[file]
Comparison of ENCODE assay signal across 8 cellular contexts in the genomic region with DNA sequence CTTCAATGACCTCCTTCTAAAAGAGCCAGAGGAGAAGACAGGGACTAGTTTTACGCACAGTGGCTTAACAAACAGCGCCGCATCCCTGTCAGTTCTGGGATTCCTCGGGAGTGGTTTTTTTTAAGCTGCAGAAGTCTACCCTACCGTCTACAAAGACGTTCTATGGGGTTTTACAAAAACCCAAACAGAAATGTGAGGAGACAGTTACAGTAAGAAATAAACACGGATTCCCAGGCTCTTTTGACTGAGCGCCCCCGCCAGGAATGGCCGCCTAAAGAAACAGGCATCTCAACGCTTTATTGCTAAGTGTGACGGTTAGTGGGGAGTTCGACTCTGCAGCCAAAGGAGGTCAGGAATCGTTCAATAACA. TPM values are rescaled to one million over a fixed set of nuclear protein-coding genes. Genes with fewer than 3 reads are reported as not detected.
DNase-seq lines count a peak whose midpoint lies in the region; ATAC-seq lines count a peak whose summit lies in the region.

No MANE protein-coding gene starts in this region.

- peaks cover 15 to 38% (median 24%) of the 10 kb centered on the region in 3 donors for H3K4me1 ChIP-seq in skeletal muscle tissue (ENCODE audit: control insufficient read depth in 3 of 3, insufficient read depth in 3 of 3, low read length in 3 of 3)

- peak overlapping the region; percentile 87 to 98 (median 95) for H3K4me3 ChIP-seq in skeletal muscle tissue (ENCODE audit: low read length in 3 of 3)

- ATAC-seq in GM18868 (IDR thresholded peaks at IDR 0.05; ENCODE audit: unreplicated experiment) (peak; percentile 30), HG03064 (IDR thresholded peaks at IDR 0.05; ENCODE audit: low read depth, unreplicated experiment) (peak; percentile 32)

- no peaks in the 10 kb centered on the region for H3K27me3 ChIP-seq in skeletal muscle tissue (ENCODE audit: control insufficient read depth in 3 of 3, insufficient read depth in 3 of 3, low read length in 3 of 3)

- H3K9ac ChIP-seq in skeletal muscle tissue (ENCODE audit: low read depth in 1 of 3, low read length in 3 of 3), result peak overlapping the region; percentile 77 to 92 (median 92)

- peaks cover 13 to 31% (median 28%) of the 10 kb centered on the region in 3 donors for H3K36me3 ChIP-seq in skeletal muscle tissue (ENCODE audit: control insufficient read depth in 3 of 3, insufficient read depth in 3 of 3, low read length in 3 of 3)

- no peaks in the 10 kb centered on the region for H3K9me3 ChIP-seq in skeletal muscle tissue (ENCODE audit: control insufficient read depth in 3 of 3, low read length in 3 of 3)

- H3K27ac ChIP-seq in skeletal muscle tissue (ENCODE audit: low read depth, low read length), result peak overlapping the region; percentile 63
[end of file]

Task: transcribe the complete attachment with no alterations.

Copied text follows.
Comparison of ENCODE assay signal across 8 cellular contexts in the genomic region with DNA sequence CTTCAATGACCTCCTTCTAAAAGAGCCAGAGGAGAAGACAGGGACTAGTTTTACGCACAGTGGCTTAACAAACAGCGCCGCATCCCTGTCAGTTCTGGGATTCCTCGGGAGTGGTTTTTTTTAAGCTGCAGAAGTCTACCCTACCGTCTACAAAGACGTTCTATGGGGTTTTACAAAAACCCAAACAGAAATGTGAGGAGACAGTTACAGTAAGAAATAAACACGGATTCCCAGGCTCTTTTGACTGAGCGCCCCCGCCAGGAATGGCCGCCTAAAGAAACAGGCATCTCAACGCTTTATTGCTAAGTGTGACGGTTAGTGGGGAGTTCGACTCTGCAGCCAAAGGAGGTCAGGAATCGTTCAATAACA. TPM values are rescaled to one million over a fixed set of nuclear protein-coding genes. Genes with fewer than 3 reads are reported as not detected.
DNase-seq lines count a peak whose midpoint lies in the region; ATAC-seq lines count a peak whose summit lies in the region.

No MANE protein-coding gene starts in this region.

- peaks cover 15 to 38% (median 24%) of the 10 kb centered on the region in 3 donors for H3K4me1 ChIP-seq in skeletal muscle tissue (ENCODE audit: control insufficient read depth in 3 of 3, insufficient read depth in 3 of 3, low read length in 3 of 3)

- peak overlapping the region; percentile 87 to 98 (median 95) for H3K4me3 ChIP-seq in skeletal muscle tissue (ENCODE audit: low read length in 3 of 3)

- ATAC-seq in GM18868 (IDR thresholded peaks at IDR 0.05; ENCODE audit: unreplicated experiment) (peak; percentile 30), HG03064 (IDR thresholded peaks at IDR 0.05; ENCODE audit: low read depth, unreplicated experiment) (peak; percentile 32)

- no peaks in the 10 kb centered on the region for H3K27me3 ChIP-seq in skeletal muscle tissue (ENCODE audit: control insufficient read depth in 3 of 3, insufficient read depth in 3 of 3, low read length in 3 of 3)

- H3K9ac ChIP-seq in skeletal muscle tissue (ENCODE audit: low read depth in 1 of 3, low read length in 3 of 3), result peak overlapping the region; percentile 77 to 92 (median 92)

- peaks cover 13 to 31% (median 28%) of the 10 kb centered on the region in 3 donors for H3K36me3 ChIP-seq in skeletal muscle tissue (ENCODE audit: control insufficient read depth in 3 of 3, insufficient read depth in 3 of 3, low read length in 3 of 3)

- no peaks in the 10 kb centered on the region for H3K9me3 ChIP-seq in skeletal muscle tissue (ENCODE audit: control insufficient read depth in 3 of 3, low read length in 3 of 3)

- H3K27ac ChIP-seq in skeletal muscle tissue (ENCODE audit: low read depth, low read length), result peak overlapping the region; percentile 63